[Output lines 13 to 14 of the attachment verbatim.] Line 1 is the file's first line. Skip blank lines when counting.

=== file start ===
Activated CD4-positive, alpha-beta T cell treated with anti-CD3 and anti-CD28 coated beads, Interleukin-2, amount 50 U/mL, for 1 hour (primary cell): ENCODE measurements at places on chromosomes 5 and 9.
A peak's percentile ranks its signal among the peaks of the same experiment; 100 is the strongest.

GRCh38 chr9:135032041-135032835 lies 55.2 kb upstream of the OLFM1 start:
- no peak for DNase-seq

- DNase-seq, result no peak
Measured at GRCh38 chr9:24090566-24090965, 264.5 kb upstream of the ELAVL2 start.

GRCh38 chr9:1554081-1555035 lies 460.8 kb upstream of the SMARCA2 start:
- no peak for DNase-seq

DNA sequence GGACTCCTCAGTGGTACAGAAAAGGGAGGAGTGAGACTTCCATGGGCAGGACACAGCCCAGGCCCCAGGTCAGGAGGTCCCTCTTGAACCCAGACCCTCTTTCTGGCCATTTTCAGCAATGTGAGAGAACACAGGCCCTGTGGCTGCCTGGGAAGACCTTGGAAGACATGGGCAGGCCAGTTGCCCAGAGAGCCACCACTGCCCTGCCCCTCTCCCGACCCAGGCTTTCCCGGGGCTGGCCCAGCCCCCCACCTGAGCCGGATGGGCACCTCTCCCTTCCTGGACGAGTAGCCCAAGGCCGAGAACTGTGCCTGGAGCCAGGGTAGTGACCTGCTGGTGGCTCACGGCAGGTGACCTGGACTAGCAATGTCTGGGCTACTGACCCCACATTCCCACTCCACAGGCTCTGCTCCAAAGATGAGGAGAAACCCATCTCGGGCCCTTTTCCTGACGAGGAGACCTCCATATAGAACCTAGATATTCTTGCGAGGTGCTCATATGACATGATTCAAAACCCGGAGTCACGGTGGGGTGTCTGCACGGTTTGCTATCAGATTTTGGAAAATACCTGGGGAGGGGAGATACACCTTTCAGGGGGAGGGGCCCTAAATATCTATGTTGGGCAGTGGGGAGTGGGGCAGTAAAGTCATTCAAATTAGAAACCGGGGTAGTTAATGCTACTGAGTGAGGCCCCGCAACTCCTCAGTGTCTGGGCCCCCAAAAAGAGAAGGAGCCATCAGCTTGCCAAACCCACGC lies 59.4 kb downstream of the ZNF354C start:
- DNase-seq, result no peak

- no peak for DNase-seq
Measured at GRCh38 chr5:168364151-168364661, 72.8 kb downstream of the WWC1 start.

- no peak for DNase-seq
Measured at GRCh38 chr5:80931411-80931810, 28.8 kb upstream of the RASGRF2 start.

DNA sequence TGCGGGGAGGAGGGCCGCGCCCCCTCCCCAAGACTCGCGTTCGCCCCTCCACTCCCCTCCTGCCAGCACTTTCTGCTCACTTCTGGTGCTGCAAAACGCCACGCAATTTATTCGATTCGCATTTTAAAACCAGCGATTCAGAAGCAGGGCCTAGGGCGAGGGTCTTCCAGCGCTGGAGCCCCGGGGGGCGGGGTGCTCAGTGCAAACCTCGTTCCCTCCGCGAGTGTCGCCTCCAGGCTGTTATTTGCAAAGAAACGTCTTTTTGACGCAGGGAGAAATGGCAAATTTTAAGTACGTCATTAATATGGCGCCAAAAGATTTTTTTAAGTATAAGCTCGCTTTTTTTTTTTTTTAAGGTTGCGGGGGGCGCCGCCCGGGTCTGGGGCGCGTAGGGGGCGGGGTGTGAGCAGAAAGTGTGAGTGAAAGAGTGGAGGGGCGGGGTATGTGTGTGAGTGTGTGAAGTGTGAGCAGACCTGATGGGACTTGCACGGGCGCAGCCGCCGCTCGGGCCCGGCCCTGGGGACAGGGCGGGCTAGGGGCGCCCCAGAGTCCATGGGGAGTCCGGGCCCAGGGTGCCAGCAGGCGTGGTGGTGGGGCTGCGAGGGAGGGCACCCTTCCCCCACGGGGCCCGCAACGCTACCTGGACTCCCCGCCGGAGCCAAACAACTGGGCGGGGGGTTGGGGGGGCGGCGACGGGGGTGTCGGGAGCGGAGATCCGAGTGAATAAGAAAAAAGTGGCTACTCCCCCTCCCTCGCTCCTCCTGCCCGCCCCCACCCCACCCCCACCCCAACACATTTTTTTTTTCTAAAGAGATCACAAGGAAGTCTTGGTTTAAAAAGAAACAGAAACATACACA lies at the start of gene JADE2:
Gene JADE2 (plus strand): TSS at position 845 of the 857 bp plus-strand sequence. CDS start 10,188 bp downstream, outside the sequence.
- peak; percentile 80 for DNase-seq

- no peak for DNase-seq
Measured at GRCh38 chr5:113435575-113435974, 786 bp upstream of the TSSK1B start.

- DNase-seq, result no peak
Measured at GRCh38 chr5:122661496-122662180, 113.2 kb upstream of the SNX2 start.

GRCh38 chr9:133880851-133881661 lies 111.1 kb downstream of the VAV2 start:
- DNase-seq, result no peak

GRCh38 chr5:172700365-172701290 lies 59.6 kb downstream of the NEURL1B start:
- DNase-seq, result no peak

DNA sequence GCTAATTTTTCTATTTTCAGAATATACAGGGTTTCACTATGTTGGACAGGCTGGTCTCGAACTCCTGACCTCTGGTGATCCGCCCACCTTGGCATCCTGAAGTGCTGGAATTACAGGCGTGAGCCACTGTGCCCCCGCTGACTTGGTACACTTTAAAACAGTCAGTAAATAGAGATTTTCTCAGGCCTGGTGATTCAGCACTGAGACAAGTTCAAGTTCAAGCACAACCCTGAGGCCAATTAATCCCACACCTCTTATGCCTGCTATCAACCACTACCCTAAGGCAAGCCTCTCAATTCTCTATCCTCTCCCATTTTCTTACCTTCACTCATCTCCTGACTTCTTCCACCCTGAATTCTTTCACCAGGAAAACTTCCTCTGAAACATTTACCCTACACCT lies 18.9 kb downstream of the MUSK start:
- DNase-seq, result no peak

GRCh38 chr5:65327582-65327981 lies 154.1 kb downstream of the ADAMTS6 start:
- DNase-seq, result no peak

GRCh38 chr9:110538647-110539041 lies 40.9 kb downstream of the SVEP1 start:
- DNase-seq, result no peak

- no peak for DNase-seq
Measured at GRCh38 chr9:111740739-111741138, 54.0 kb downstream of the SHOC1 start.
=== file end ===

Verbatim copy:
- no peak for DNase-seq
Measured at GRCh38 chr5:80931411-80931810, 28.8 kb upstream of the RASGRF2 start.